I don’t run. I don’t like to run. When people ask me to run, my standard response is if you see me running, something scary is probably chasing me. Or I heard the ice cream truck.
But I wish I liked to run. I really do. I have friends who are runners and they are so enthusiastic about it, every once in awhile I will be inspired and go for a run.
That’s when I remember: I don’t like to run.
Still, as a non-runner, I was intrigued by the local running club’s beginner’s program. The club, NITRO, calls its 9-week program Walk 2 Run, because that’s what it is – participants start by alternating walking and running, working their way up to running, and ending with a 5k. The group runs three times a week, as a group, with volunteers from the club running alongside offering advice and encouragement.
It sounded like a nice, non-threatening way to begin, so I visited with the runners on Saturday morning.
It seems to me that all runners are evangelists. As I emailed back and forth with NITRO member Carrie Naber to arrange our meeting, she probably asked me four times to join them for a run. When I met her at Hopkins Park on Saturday, she offered to loan me an extra pair of shoes from the back of her car.
“It gets people outside, and it’s fun,” Naber’s husband, Steve, the NITRO president, said. “I think it’s the endorphins that make runners such happy people.”
Debbie Leurquin did the Walk 2 Run program last year. She stayed with the club, and is volunteering this year to help new runners. Her goal is to complete a marathon, she said; she is registered for her first half-marathon in September.
“I could never get past running by myself,” she said. “It’s helpful to have other people who like to run to encourage you. There are so many people, and at every diferent pace. You don’t have to worry about running too slow or not running far enough.”
There are 80 people signed up for the program so far, Carrie Naber said. The program is in its fourth year, and has grown annually. By the time the runners I met began their stretches Saturday morning, there were more than 60 people there, ranging from middle-school-aged kids to people with gray hair. Some parents were pushing strollers, and at least one runner had a dog on a leash.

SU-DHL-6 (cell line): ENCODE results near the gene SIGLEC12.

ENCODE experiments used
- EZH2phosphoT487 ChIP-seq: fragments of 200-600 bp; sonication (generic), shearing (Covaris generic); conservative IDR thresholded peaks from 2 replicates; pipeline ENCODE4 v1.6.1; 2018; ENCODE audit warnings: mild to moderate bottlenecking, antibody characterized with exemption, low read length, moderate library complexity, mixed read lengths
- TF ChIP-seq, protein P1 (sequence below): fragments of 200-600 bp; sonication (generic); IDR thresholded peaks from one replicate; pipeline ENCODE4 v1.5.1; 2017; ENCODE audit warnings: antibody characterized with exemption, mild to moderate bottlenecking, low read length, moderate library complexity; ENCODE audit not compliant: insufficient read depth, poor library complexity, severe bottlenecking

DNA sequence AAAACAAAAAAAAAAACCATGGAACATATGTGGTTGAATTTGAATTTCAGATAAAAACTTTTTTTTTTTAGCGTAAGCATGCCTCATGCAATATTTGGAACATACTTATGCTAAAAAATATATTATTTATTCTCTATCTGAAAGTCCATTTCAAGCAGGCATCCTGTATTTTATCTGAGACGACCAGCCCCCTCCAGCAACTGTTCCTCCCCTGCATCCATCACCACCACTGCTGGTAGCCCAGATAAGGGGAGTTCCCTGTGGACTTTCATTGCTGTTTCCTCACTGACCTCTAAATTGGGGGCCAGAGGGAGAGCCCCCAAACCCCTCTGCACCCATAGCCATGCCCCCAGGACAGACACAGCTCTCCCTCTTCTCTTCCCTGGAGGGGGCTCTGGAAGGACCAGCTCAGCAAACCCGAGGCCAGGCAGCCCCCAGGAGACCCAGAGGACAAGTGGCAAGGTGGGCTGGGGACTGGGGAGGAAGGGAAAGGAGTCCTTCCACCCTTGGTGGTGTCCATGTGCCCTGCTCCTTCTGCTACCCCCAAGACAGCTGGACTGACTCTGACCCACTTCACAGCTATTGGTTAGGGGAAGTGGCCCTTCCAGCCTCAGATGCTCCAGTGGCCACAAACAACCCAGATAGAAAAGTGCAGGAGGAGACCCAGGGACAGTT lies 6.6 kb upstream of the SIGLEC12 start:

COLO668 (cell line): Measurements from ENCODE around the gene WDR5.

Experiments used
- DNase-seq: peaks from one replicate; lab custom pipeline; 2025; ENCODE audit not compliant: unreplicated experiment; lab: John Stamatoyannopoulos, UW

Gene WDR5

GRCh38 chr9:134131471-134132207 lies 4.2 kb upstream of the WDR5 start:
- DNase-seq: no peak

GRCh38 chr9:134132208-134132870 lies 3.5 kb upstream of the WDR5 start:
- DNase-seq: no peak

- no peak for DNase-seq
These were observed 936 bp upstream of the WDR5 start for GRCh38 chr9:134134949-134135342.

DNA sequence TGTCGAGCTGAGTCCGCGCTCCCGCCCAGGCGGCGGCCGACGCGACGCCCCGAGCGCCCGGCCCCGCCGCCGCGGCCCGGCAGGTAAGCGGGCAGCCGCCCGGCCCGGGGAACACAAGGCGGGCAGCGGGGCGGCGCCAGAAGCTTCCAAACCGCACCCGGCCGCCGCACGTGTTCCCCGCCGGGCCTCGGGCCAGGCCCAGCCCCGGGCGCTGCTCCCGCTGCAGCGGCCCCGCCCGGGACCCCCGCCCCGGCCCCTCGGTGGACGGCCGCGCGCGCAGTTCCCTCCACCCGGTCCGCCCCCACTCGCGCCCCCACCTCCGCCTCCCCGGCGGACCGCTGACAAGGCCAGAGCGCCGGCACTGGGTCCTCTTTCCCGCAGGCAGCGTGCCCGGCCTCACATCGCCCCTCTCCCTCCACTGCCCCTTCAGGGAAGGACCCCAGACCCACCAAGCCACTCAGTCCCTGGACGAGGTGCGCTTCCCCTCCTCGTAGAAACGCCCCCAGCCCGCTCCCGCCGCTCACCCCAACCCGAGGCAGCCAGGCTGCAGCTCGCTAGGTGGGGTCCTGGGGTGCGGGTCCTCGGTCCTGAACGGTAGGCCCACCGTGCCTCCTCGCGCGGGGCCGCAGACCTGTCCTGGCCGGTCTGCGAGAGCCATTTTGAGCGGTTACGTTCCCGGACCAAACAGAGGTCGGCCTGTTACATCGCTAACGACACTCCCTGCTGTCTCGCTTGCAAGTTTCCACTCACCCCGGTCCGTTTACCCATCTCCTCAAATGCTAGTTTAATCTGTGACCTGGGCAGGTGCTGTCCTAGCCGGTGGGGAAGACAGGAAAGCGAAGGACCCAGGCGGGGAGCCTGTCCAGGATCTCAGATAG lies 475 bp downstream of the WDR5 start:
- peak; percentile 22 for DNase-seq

The man with the dog, also trying to evangelize me, pointed out a toddler running gleefully to her stroller.
“See, she’s running. She’s having a good time,” he said. “That’s what happens when you run: you smile and giggle.”
Even some members of the club don’t seem totally convinced of that yet. New runner Erin Nelson said she takes my view: she has never liked running. But the group was recommended by a friend from her Weight Watchers group, and a week into it, Nelson was still showing up.
“I always hated running, but they start really slowly, and that’s what I need,” she said. “Everybody is really encouraging, really super friendly. ...I’m committed now. I’ll finish.”
New runner Erica Scott, mother of former Sycamore track star Lake Kwaza, said she is inspired by her athletic children. Now she is in her 40s with her children all leaving the nest, Scott said it is time to do something for herself.
To learn more about NITRO and Walk 2 Run, visit www.nitroruns.org.